and empowering consumers to choose a health plan that gives them
the best value.
By January 1, 2017, qualified health plans in insurance exchanges
may not contract with a hospital of 50 beds or more unless that
hospital has a patient safety evaluation system and reports data
to a PSO. The deadline originally was 2015, but has been extended
two years to allow hospitals time to choose a PSO and begin
Although January 1, 2017 may seem a way off, it is not. Contracts
with health plans are typically for terms of one year or more.
This means that by January 1, 2016, new contracts must comply
with 2017 requirements, or face cancellation at year end.
Members can call CHPSO at (916) 552-2600 to obtain support for
implementing a patient safety evaluation system and automating
The following is an excerpt from the Affordable Care Act
related to health insurance exchanges and hospital PSO
Health insurance exchanges. Participating health plans may only
contract with hospitals with greater than 50 beds when the
hospital is working with a PSO. State-based health insurance
exchanges are to be in place by January 1, 2014, and the
compliance date for hospital contracts is January 1, 2015.
Federal Register - Vol. 73, No. 226 Friday, November 21, 2008
This final rule outlines the requirements that entities must meet
to become PSOs and the processes by which the Department of
Health and Human Services Secretary will review and accept
certifications and list PSOs. It also describes the privilege and
confidentiality protections for the information that is assembled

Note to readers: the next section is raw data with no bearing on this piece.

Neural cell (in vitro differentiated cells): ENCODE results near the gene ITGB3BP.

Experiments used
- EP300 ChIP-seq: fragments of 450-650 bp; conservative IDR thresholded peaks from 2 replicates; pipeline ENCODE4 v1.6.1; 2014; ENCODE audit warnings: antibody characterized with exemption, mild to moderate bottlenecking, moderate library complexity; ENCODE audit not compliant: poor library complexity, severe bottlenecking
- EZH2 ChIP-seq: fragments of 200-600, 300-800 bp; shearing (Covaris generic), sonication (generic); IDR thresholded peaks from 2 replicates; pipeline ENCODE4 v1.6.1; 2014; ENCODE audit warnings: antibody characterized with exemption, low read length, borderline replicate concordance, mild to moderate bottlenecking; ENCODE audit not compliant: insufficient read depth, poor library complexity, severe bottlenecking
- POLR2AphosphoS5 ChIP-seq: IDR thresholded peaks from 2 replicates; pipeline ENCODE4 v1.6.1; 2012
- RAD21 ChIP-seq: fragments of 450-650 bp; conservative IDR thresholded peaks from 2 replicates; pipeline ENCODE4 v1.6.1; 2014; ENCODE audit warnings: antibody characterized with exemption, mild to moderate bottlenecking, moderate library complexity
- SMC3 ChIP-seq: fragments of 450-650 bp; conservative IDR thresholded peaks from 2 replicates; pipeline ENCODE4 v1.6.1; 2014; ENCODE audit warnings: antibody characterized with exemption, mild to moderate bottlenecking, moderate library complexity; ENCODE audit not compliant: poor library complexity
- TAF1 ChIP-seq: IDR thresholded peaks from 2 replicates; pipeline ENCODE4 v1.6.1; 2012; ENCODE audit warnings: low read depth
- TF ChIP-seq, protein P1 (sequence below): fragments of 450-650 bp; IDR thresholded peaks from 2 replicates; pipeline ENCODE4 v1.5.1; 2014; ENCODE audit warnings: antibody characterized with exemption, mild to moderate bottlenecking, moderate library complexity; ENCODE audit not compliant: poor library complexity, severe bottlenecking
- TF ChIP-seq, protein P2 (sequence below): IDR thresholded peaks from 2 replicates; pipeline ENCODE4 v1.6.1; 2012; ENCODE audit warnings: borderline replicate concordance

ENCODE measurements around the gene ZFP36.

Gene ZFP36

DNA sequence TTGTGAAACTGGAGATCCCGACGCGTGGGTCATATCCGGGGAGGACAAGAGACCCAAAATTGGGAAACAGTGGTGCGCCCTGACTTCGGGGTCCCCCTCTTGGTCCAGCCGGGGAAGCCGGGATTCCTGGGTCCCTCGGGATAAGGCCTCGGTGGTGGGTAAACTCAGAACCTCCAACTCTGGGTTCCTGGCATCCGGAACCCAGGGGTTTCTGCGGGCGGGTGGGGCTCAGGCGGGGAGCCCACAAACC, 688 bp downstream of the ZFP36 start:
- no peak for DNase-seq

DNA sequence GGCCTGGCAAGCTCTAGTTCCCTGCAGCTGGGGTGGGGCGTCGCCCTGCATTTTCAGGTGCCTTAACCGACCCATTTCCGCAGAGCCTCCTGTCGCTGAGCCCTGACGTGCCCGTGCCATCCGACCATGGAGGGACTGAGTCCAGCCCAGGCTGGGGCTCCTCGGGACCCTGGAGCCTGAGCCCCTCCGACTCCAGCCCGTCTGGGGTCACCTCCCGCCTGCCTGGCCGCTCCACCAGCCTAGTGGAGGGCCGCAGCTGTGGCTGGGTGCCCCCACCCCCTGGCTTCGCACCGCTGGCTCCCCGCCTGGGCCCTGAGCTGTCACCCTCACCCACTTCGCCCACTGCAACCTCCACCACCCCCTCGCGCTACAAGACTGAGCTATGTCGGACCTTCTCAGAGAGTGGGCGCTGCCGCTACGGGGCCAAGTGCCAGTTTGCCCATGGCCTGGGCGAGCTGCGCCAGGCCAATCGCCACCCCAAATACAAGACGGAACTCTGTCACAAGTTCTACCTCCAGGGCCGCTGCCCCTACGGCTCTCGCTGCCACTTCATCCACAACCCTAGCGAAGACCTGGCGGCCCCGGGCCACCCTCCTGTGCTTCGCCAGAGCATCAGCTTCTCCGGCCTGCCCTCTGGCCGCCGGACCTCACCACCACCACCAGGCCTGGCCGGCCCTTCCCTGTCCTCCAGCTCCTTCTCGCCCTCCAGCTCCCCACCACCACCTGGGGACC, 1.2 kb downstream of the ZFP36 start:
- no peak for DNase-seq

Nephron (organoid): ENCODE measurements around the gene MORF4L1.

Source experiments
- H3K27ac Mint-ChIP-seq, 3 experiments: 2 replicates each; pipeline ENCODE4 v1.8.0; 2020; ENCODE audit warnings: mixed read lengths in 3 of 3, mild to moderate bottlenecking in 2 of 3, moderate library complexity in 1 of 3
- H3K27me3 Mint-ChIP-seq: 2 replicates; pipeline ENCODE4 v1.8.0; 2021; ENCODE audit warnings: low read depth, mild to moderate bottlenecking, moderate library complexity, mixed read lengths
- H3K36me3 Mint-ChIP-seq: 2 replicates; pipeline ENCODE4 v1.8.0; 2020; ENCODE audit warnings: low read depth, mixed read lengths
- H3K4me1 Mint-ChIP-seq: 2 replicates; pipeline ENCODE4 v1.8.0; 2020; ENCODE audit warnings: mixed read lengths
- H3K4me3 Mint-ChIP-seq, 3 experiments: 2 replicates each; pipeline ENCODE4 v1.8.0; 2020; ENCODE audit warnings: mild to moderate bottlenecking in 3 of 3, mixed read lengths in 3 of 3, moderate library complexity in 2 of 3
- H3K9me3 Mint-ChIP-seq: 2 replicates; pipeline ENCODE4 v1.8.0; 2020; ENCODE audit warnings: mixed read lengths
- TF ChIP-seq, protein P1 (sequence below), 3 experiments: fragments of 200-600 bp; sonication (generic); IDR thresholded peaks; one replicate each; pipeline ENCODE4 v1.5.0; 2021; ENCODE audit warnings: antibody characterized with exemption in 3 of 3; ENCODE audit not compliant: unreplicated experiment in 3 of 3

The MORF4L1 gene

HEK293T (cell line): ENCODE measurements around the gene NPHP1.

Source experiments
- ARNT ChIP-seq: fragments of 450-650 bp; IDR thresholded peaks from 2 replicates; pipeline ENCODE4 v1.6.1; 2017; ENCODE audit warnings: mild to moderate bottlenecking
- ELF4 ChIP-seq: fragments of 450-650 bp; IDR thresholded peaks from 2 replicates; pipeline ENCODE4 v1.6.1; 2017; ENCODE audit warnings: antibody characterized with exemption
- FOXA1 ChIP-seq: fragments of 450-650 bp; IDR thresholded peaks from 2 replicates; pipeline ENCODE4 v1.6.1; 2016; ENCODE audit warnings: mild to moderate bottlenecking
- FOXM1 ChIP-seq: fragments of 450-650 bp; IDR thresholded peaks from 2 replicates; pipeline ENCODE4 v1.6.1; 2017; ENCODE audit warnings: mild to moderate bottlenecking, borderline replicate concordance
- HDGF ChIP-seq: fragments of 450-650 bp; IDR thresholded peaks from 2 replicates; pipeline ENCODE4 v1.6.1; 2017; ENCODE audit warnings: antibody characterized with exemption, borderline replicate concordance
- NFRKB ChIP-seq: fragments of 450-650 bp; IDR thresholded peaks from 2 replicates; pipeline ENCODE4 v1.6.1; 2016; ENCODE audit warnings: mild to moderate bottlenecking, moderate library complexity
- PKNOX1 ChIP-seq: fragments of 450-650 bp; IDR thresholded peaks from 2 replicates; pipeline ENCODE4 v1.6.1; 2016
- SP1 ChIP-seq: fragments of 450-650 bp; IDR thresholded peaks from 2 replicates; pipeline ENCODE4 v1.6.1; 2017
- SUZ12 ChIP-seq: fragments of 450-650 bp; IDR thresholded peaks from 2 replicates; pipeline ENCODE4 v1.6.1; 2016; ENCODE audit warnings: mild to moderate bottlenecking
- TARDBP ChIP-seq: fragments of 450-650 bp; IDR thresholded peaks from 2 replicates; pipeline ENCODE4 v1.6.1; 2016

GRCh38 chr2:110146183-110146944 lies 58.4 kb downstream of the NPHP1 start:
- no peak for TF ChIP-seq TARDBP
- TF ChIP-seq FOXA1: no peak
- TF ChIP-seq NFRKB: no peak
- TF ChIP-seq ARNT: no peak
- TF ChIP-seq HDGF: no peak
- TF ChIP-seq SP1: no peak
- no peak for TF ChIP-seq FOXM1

and developed by providers and PSOs, the exceptions to these
privilege and confidentiality protections, and the procedures for
the imposition of civil money penalties for the knowing or
reckless impermissible disclosure of patient safety work product.
Federal Register - Vol. 73, No. 29 Tuesday, February 12, 2008
This document proposes regulations to implement certain aspects
of the Patient Safety and Quality Improvement Act of 2005. The
proposed regulations establish a framework by which hospitals,
doctors, and other health care providers may voluntarily report
information to Patient Safety Organizations (PSOs), on a
privileged and confidential basis, for analysis of patient safety
events. The proposed regulations also outline the requirements
that entities must meet to become PSOs and the processes for the
Secretary to review and accept certifications and to list PSOs.
An excerpt from Sen. Edward Kennedy’s Senate floor speech
July 21, 2005:
For even one American to die from an avoidable medical error is a
tragedy. When thousands die every year from such errors, it is a
national tragedy, and it is also a national disgrace, and an
urgent call to action.
Interested counsel may join a discussion group that offers
support and an opportunity to learn about the new legal
privileges and challenges of the Patient Safety and Quality
Improvement Act of 2005. You can request to join the
group by following this link: eepurl.com/rKJaf. This group
generally holds conference calls quarterly.